Coronavirus disrupts the world order


Coronavirus disease 2019 (COVID-19) has caused immense disease and economic burden across the globe.  United, the world is combating the pandemic since its first outbreak in Wuhan, China in December 2019. Possible animal sources of COVID-19 have not yet been confirmed. But did you know coronaviruses are not the new viruses. They have a history of about 9 decades since its evolution first came into existence.

COVID-19 crisis has led to a massive influx of publications. Not only are specialty journals being flooded with submissions by authors being unwittingly granted much needed writing time, but publications on COVID have literally inundated us.

More than 20,000 papers have been published since December 2019, many in prestigious journals. There are also an increasing number of studies being uploaded to preprint servers, such as BioRxiv, for rapid dissemination prior to any peer review. However, we cannot assume that the time and quality available for peer review is able to keep pace with the explosion of publication.

There is need for increased caution in the wake of this massive influx of submissions, especially since we are increasingly seeing these results being picked up by the media and diffused to a less attuned audience. In recent weeks, several prestigious journals, including the Lancet and the New England Journal of Medicine, have published retractions of earlier and potentially major COVID-related findings . On June 15, 2020, The New York Times highlighted potential lapses in the peer review process affecting major scientific journals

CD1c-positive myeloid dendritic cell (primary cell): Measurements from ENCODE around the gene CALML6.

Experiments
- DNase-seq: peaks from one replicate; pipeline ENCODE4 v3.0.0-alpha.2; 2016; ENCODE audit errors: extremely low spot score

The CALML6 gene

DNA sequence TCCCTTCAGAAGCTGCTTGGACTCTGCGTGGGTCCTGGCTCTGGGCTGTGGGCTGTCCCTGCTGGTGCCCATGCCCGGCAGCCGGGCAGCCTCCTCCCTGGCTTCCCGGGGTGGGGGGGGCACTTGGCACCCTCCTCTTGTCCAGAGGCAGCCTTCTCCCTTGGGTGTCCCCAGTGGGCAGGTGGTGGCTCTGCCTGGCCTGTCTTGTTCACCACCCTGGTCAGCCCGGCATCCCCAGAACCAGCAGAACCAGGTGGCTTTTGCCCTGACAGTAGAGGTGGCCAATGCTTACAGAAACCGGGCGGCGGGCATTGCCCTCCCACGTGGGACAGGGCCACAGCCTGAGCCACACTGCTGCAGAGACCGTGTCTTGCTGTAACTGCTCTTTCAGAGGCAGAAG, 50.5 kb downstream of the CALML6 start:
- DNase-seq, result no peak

Coronaviruses were first discovered in the 1930s with an acute respiratory infection in domesticated chickens.1 These are well-established pathogens of humans and animals from the virus family Coronaviridae.2 Human coronaviruses were discovered in the 1960s.

The earliest ones studied were from human patients with the common cold, which were later named human coronavirus 229E and human coronavirus OC43. These virus displayed a characteristic fringe of large, distinctive, petal-shaped spikes which resembled a crown, hence the name “Coronavirus”.3 Coronaviruses are large, enveloped, positive-stranded RNA viruses. They have the largest genome among all RNA viruses, typically ranging from 27 to 32 kb.4

Types of Coronavirus

  • Alphacoronavirus
  • Betacoronavirus
  • Gammacoronavirus
  • Deltacoronavirus

Among them, alpha- and betacoronaviruses infect mammals, gammacoronaviruses infect avian species, and deltacoronaviruses infect both mammalian and avian species.4

Coronaviruses common symptoms include fever, cough, fatigue, cold and upper respiratory tract infections throughout the world, in all age groups.6,7

Every day, we encounter billions of germs, but they’re not all bad. Intangible but effective, Immunity ensures resistance against harmful microorganisms from entering the body and causing disease.

In the past week, according to the World Health Organisation (WHO) the number of new COVID-19 cases and deaths continued to decrease, with over 2.6 million new cases and 72 000 new deaths reported globally. While the number of cases reported globally now exceeds 175 million, over the past week, the lowest weekly case incidence since February 2021 was reported. Declines in the number of new weekly cases, compared to the previous week, were reported across all Regions except for the African Region. The number of new deaths reported in the past week decreased across all the regions except for the African and South-East Asia Regions.

In this edition, a special focus update on variants is provided, including a newly designated variant of interest (VOI), along with the geographical distribution of variants of concern (VOCs) Alpha (B.1.1.7), Beta (B.1.351), Gamma (P.1) and Delta (B.1.617.2). This edition also includes an update about strengthening public health intelligence through event-based surveillance, specifically learning from the COVID-19 pandemic.